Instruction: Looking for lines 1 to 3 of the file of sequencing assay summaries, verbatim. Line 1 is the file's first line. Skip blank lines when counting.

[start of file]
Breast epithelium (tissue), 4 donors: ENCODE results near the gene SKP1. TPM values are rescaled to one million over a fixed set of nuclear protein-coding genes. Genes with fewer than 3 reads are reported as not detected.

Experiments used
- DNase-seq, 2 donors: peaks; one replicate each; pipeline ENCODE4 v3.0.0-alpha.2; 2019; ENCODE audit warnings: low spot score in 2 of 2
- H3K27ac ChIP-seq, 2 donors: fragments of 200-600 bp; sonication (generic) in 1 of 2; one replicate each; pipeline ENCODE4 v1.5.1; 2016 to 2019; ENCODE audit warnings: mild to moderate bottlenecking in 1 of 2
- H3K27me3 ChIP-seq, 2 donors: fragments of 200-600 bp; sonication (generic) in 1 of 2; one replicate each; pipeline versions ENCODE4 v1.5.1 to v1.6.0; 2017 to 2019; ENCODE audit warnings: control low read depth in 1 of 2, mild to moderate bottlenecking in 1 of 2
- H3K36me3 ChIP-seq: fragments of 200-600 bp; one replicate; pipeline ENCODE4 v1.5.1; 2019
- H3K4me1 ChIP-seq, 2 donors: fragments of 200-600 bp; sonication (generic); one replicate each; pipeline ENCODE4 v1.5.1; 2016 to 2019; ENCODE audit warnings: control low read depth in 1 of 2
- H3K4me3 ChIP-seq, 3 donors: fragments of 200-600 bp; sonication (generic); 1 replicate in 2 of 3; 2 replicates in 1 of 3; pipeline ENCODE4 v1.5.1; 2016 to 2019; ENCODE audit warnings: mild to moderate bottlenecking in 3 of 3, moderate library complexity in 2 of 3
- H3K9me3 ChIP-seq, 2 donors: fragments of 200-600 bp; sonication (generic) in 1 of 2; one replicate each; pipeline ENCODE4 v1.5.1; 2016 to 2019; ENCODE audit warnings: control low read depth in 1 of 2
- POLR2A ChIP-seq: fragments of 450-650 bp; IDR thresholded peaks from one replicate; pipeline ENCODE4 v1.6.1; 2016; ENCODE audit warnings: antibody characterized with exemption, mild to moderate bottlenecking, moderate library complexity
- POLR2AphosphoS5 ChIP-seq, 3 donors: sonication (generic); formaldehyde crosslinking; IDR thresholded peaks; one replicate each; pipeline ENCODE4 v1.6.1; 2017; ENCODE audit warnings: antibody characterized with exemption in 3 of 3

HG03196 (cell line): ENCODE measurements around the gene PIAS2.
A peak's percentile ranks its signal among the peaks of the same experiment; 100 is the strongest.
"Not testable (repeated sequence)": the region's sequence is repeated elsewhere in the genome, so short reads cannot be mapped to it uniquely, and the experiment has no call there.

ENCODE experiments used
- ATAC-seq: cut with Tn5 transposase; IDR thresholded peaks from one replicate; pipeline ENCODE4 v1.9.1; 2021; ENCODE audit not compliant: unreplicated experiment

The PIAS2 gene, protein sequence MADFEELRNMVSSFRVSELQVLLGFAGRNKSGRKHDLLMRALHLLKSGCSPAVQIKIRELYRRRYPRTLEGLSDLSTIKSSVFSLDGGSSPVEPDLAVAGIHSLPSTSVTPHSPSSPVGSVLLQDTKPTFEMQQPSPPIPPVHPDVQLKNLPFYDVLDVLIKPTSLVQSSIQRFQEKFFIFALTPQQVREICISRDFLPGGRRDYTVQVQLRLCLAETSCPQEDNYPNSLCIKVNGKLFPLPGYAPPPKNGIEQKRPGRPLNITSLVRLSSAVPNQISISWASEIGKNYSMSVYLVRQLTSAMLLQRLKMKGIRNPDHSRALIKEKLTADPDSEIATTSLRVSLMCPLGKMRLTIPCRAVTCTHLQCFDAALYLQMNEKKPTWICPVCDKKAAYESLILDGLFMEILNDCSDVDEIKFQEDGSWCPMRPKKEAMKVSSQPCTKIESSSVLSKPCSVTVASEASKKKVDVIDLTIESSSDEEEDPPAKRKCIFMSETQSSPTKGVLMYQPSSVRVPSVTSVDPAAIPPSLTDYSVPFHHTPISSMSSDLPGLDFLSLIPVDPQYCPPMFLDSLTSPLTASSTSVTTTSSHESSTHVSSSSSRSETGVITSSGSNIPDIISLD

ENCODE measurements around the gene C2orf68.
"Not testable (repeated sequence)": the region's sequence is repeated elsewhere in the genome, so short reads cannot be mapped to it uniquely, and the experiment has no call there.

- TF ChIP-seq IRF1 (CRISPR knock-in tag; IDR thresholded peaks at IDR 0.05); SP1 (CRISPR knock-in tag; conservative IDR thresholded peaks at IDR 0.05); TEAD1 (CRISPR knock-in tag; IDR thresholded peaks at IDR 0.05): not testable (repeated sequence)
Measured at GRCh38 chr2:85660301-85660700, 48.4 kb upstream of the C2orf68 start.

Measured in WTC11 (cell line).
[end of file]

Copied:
Breast epithelium (tissue), 4 donors: ENCODE results near the gene SKP1. TPM values are rescaled to one million over a fixed set of nuclear protein-coding genes. Genes with fewer than 3 reads are reported as not detected.

Experiments used
- DNase-seq, 2 donors: peaks; one replicate each; pipeline ENCODE4 v3.0.0-alpha.2; 2019; ENCODE audit warnings: low spot score in 2 of 2